We use cookies to allow us and selected partners to improve your experience and our advertising. By continuing to browse you consent to our use of cookies. You can understand more and change your cookies preferences here.

Reviews based on facts
Our rigorous tests find the facts, and our impartial reviews tell you the truth about how products perform. First month £5, then £9.99 per month, cancel anytime.
Try Which?
20 May 2021

Baby and child sun creams

We answer key questions about how to keep your baby or child’s delicate skin safe this summer
Hannah Fox

Keeping your baby or child safe in the sun is absolutely vital. Exposing them to too much can increase their risk of skin cancer in later life.

And while slopping on sun cream is undoubtedly important, it’s just one part of protecting your child from the sun.

We’ve spoken to child skincare and sun cream experts for their advice on keeping your little ones protected.

We recently tested adult sun creams – find out how they did by reading our sun cream reviews.

What is the difference between adult and child sun creams?

‘Generally, sun creams which are marketed for children tend to be high factor (SPF 50) and fragrance free – to reduce the number of potential allergens in the sun cream,’ says Dr Rachel Abbott, consultant dermatologist and British Skin Foundation spokesperson.

The skin of babies and children is considered to be more sensitive than adults.

Some kids’ sun creams are coloured to help parents see if they’ve missed a spot, while others come in a spray or roll-on to make application easier for fidgety children.

Can you use adult sun cream on a baby or child?

‘They both offer the same level of performance. However, it’s always best to use caution and ensure your child doesn’t have an allergic reaction to the product, so try it before you head out into the sun,’ says Saul Pyle, a sun cream expert and Technical Director for Skinterest, which carries out research and development on skincare products.

Should my baby wear sun cream?

Ideally, babies shouldn’t need to wear sun creams as they ought to be kept in the shade and dressed in light, loose clothing that covers them up.

In fact, labelling on sun creams should state that babies and children be kept out of direct sunlight.

‘Ultimately, babies shouldn’t be out in the sun at all, they should be covered as much as possible whenever possible,’ says Pyle. ‘However, if going outside for any length of time is likely and you’re worried, best to be prepared and apply a child sun cream.’

Which sun creams are best for children with sensitive skin conditions?

‘Sun creams with a short ingredient list and those that are fragrance free or described as hypoallergenic, would be a good place to start,’ says Abbott. ‘You might want to consider testing any new sun cream on a small patch of skin first, eg on the inner elbow before using it on the face.’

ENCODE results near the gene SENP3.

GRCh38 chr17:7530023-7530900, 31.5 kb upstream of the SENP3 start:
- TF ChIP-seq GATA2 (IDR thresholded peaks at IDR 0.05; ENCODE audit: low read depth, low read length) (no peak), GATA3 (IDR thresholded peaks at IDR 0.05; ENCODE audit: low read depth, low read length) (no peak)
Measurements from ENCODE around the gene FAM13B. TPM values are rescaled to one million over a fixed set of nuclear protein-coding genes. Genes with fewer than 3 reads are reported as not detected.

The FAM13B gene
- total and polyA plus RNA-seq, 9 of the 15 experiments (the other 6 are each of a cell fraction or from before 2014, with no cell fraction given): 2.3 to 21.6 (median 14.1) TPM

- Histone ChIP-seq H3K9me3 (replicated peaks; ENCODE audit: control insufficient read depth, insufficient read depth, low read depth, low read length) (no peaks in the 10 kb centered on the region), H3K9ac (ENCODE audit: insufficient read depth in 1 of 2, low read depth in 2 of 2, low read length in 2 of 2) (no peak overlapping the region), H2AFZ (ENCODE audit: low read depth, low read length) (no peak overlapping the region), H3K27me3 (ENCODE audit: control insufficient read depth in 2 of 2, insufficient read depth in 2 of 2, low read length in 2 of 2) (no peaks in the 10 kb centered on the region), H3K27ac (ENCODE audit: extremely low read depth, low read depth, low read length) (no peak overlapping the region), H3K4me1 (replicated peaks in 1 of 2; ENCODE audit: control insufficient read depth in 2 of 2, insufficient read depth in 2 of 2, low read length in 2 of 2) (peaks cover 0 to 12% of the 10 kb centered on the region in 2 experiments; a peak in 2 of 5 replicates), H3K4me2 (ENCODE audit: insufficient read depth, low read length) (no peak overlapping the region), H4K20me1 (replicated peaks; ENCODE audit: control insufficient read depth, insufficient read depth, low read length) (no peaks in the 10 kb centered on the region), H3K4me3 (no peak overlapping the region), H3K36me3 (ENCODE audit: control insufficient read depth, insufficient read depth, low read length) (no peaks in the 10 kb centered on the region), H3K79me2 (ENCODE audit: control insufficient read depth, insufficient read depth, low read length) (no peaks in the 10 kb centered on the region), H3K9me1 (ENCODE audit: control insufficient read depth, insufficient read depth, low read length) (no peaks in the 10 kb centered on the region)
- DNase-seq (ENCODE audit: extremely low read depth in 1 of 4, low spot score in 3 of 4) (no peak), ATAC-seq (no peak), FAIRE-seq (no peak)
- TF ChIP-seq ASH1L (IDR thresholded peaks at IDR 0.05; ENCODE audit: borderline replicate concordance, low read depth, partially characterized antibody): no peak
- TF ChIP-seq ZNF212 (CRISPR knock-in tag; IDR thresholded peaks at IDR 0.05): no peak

How much sun cream should you put on your child?

More than you realise. Experts agree that most people don’t apply enough sun cream to themselves or their family.

‘You should apply 2mg of sun cream per cm2 of skin, although the quantity overall depends on what is exposed to the sun,’ says Pyle.

This is obviously a difficult figure to convert into layman’s measures, but with adults being recommended by the World Health Organisation (WHO) to apply 35ml of sun cream (seven teaspoons), it will be between a quarter and half of this amount depending on the age and size of your child.

What SPF factor sun cream should you use on your child?

‘It depends on the UV index. But as a general rule, if the UV index is above 3, then high factor (SPF 30 or higher) broad spectrum (with UVA protection) is advised,’ says Abbott.

The UV index forecast identifies the strength of the ultraviolet (UV) radiation coming from the sun at a particular place on a particular day. The index goes from 1-11, with the following ratings:

1-2 Low

3-5 Moderate

6-7 High

8-10 Very high

11 Extreme

Most baby and child sun creams provide an SPF of 50 or 50+, and given that many people under-apply sun cream, using a factor 50 sun cream will provide more of a time buffer for being out in the sun compared with factor 30 sun cream.

However, it’s important that parents don’t rely on sun cream as the only method of sun protection for their child.

‘The general message is to use shade, hats and clothing. Sun cream should be a last resort for areas that are difficult to cover,’ says Abbott.

How important are UVA star ratings compared to SPF factor (UVB protection)?

The SPF factor, which protects against UVB sun rays, is as important as the star rating on the bottle, which indicates level of protection against UVA rays. The maximum SPF level is 50+ and the maximum star rating is 5*. 

However, it's worth remembering that the star rating is a system developed (and owned) by Boots and so not all sun creams will display it. Some sun creams use the PA system (PA+, PA++ and PA+++) while others use the general EU UVA logo (the acronym UVA displayed in a circle). The latter indicates that the product's UVA protection factor is greater than or equal to a third of its SPF level.